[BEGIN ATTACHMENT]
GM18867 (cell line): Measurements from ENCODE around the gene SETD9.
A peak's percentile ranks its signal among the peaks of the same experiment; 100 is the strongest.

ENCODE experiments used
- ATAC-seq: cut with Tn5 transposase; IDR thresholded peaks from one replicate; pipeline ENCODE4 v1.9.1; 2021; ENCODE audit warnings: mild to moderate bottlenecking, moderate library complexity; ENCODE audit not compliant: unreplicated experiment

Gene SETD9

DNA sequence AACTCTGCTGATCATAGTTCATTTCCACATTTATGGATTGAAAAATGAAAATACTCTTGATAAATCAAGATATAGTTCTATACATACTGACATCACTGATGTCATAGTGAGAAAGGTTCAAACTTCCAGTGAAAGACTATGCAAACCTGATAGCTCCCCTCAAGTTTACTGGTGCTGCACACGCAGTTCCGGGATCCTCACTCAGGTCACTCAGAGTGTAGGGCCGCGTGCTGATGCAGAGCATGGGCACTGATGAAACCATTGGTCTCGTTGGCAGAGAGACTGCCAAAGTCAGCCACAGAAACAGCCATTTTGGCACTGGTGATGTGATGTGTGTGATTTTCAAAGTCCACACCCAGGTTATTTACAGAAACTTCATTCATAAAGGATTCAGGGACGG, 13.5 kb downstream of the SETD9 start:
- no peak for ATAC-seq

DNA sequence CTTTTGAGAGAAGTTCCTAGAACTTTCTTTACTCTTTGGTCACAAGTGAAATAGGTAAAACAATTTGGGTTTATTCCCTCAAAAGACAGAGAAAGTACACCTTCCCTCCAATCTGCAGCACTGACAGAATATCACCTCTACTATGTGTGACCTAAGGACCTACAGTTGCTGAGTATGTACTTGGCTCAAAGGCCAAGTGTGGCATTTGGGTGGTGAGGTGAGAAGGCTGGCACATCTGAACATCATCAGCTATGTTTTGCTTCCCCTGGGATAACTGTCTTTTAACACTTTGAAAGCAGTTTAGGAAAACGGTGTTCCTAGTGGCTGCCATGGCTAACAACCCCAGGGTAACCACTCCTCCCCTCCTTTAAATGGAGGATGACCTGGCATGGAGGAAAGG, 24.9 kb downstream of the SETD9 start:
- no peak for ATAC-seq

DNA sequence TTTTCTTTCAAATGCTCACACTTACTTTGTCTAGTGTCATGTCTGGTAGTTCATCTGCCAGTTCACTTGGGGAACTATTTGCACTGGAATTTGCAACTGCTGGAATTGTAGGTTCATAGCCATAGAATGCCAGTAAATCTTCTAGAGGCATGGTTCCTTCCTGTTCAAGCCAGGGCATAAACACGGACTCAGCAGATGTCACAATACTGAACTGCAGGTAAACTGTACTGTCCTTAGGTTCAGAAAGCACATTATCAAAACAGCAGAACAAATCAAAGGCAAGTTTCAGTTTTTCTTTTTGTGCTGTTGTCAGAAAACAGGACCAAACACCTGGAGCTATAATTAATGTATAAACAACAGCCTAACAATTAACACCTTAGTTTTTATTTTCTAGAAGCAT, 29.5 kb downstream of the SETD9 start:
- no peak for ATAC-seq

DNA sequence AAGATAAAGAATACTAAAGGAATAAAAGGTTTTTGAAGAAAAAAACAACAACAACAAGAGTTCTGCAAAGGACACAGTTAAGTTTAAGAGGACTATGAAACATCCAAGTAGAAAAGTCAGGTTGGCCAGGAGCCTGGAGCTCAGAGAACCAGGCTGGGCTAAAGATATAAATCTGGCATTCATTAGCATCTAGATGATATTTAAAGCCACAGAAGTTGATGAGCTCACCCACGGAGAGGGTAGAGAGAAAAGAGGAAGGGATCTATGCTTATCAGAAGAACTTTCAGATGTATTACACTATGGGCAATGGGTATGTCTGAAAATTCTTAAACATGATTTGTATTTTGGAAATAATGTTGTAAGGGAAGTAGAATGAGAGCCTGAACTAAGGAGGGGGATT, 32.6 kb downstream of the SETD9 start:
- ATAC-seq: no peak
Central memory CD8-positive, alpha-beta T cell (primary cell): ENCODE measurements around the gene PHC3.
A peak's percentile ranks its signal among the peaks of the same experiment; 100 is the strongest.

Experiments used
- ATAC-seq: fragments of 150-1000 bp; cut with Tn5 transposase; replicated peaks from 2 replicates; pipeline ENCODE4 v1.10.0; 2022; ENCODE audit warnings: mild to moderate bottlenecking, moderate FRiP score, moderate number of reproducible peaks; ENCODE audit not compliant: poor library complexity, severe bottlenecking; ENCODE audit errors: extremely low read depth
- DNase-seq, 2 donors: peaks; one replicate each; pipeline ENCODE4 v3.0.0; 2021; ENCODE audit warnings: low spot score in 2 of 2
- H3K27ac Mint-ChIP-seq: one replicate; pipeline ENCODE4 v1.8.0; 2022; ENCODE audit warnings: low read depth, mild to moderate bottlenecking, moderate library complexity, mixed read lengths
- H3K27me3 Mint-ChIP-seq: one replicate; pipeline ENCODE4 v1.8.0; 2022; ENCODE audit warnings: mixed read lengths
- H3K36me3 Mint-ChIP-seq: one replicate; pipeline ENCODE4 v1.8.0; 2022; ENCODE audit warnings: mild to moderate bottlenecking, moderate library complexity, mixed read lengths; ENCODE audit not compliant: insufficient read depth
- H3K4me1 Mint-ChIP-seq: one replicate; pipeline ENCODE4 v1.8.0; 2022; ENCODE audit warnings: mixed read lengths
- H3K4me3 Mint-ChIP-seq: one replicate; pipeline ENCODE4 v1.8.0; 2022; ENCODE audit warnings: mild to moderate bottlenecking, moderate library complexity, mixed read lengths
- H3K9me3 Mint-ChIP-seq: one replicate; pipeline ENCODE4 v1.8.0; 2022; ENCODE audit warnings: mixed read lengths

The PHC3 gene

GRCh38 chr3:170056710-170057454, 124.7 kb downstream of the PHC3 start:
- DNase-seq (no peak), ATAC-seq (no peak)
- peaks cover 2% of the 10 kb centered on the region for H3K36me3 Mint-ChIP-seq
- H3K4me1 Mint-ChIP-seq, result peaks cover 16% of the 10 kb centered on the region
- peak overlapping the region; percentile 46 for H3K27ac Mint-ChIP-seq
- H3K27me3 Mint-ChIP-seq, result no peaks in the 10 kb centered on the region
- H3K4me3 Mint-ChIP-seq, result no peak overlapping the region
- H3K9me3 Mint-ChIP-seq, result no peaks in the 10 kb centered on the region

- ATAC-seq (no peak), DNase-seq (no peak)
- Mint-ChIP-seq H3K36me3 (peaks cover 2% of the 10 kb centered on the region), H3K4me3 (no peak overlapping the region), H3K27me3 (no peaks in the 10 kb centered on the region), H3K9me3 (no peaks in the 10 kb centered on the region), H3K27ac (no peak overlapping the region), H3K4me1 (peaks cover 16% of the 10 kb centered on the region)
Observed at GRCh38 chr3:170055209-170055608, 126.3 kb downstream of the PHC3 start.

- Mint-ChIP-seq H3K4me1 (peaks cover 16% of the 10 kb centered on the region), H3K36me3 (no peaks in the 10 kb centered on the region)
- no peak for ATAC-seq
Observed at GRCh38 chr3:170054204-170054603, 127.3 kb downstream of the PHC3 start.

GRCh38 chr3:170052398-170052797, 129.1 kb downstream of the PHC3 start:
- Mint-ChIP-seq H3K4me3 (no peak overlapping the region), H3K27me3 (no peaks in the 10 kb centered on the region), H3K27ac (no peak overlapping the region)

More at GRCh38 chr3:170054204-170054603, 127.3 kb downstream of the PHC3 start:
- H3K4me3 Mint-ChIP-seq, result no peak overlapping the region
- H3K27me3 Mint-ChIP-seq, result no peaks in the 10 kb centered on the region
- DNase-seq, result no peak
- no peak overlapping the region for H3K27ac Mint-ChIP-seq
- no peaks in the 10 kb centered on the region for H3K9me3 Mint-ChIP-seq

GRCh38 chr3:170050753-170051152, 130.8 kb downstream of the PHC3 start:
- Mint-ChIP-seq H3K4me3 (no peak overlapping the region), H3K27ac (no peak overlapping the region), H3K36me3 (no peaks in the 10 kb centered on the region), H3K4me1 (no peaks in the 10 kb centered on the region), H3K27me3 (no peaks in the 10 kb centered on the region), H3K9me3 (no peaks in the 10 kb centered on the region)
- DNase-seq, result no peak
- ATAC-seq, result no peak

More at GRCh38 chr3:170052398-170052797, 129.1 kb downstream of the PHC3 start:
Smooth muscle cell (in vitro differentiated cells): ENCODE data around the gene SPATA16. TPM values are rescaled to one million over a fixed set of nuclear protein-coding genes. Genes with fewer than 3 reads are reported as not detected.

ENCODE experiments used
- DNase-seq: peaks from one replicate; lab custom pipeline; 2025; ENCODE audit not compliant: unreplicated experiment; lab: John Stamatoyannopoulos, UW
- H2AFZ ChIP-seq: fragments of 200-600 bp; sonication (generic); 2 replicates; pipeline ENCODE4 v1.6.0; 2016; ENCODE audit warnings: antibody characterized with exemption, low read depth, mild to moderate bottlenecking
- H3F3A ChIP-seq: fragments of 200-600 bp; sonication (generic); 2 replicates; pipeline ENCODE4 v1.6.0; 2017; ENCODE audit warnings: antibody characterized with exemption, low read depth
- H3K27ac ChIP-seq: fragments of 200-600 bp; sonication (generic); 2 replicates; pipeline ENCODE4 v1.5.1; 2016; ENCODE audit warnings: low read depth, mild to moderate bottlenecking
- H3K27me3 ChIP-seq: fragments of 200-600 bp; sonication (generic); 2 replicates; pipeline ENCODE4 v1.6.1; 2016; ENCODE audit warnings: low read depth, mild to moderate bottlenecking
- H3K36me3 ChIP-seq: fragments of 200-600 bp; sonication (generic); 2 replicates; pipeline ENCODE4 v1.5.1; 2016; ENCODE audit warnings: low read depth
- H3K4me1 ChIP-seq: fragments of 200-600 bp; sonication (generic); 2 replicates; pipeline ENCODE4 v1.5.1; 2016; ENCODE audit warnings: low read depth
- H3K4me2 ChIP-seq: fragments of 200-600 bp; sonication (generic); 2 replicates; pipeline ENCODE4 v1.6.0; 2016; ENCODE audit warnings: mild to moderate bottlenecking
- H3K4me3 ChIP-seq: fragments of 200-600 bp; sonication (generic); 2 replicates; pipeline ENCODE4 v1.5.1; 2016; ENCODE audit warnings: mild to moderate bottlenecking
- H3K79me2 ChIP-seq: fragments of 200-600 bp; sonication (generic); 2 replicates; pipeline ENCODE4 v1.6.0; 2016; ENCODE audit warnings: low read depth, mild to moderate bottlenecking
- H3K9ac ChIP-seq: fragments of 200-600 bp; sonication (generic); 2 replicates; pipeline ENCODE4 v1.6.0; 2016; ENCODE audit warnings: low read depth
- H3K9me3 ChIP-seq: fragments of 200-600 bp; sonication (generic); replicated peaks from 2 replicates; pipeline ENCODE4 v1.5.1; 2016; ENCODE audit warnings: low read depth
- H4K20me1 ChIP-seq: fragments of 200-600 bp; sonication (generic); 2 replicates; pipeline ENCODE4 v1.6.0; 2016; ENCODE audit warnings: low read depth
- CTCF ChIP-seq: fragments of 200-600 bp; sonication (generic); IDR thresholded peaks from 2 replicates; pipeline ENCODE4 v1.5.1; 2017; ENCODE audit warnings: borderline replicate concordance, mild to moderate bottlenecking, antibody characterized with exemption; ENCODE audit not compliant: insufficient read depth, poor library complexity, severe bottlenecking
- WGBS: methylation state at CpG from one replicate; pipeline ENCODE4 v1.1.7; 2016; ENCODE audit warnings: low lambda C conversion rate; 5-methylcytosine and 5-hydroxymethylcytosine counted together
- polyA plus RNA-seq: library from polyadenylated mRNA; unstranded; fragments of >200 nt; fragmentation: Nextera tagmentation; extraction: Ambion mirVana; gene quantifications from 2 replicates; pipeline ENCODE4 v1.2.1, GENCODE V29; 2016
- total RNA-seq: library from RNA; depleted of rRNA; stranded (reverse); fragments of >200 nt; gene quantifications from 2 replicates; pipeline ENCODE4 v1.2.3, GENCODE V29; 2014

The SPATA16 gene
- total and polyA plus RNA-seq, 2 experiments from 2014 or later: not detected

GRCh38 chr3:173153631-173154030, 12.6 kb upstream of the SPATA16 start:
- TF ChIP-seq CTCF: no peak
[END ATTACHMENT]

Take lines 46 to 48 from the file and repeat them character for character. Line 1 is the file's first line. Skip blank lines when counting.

- no peak overlapping the region for H3K27ac Mint-ChIP-seq
- no peaks in the 10 kb centered on the region for H3K9me3 Mint-ChIP-seq

GRCh38 chr3:170050753-170051152, 130.8 kb downstream of the PHC3 start: